Gentoo Development Guide


The ChangeLog must be updated with each commit. The echangelog tool should be used to create ChangeLog entries; the format of a ChangeLog is now defined as "whatever echangelog creates".

You should include references to any relevant bugs. The standard format for doing this is via the phrase bug #20600 — this format (with the hash sign included) is recognised via and similar tools. When including user-submitted ebuilds or patches, you should credit the user with their full name and email address (or whatever they use to identify themselves on bugzilla — some users prefer to be known only by a nickname).

If you are changing keywords, make sure you clearly state what keywords you add or remove. "Marked stable" is a nuisance for architecture teams, even if there was only one keyword in the ebuild at the time. "Stable on all archs" isn't generally any better (and should you really be stabling on all archs?) — do you mean "all", or "all the ones that are currently keyworded"? A list like "x86 sparc mips" is much more useful.

A typical ChangeLog snippet might look like the following:

    *vim-6.3.068 (25 Mar 2005)

      25 Mar 2005; Ciaran McCreesh <> +vim-6.3.068.ebuild:
      New release. Fixes bug #79981, bug #81289, bug #83383, bug #83416, bug
      #83565, bug #85758, upstream patches up to 6.3.068.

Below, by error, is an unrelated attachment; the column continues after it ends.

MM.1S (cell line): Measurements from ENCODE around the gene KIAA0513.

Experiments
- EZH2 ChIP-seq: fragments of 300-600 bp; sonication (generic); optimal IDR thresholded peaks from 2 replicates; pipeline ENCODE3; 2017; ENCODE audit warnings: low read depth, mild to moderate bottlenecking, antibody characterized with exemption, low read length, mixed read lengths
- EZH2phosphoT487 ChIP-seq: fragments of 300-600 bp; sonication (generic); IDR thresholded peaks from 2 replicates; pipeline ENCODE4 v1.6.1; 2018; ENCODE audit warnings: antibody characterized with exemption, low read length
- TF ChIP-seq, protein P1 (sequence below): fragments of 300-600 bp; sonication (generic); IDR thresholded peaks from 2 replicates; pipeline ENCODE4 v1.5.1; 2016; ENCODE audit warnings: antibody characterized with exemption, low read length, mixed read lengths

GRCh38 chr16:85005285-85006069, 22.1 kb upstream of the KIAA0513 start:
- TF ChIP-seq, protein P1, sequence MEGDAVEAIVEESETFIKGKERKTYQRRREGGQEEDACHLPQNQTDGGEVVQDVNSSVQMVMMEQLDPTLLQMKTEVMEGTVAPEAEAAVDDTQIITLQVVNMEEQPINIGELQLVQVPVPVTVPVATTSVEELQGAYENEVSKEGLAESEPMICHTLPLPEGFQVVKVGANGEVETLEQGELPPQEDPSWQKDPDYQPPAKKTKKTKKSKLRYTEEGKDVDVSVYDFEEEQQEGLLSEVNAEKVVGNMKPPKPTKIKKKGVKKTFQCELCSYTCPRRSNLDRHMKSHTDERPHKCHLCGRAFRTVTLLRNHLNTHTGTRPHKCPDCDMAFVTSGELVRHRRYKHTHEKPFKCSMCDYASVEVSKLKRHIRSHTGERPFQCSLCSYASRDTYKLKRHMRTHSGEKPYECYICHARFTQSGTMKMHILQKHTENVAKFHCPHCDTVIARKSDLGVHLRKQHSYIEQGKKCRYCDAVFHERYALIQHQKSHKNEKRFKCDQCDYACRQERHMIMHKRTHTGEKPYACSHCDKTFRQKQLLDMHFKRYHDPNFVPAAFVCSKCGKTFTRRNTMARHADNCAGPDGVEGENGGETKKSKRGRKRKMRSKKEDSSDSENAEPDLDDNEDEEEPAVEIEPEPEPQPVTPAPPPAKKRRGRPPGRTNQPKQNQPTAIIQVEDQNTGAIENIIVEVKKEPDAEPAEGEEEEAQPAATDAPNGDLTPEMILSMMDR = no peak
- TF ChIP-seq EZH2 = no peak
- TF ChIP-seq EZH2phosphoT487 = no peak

22 Mar 2005; Aron Griffis <> vim-6.3-r4.ebuild:
      Stable on alpha


If a ChangeLog file is not present in your current working directory, then you should write a ChangeLog entry in the parent's directory ChangeLog file.

Writing correct ChangeLog messages


It is very important that your cvs commit messages are also informative to aid the QA team or architecture teams as well as other developers if they are trying to troubleshoot issues which are known to not have occured in previous versions of ebuilds, for example. If your ChangeLog message is concise there is usually nothing wrong with using it as the cvs commit message.

Your message should explain what specifically you changed and, if relevant, why. You don't need to write an essay or even a complete sentence (ChangeLog messages, however, are required to be in 'proper' English so no fixed that bug kthx Bob messages — please do use punctuation), so long as it is easily understandable and (preferably) greppable. Bad and good examples, all of which are based upon real messages:

  • BAD: Changed keywords
  • GOOD: Added ~x86 keyword
  • BAD: Stable
  • GOOD: Stable on x86, sparc, mips
  • BAD: Fix stuff
  • GOOD: Fix USE=foo logic error
  • BAD: .
  • GOOD: Purge old ebuilds
  • BAD: Who the fuck reads this anyway? (Editor's note: No, seriously, this is a genuine example. Do not do this...)
  • GOOD: Version bump to 0.5.1.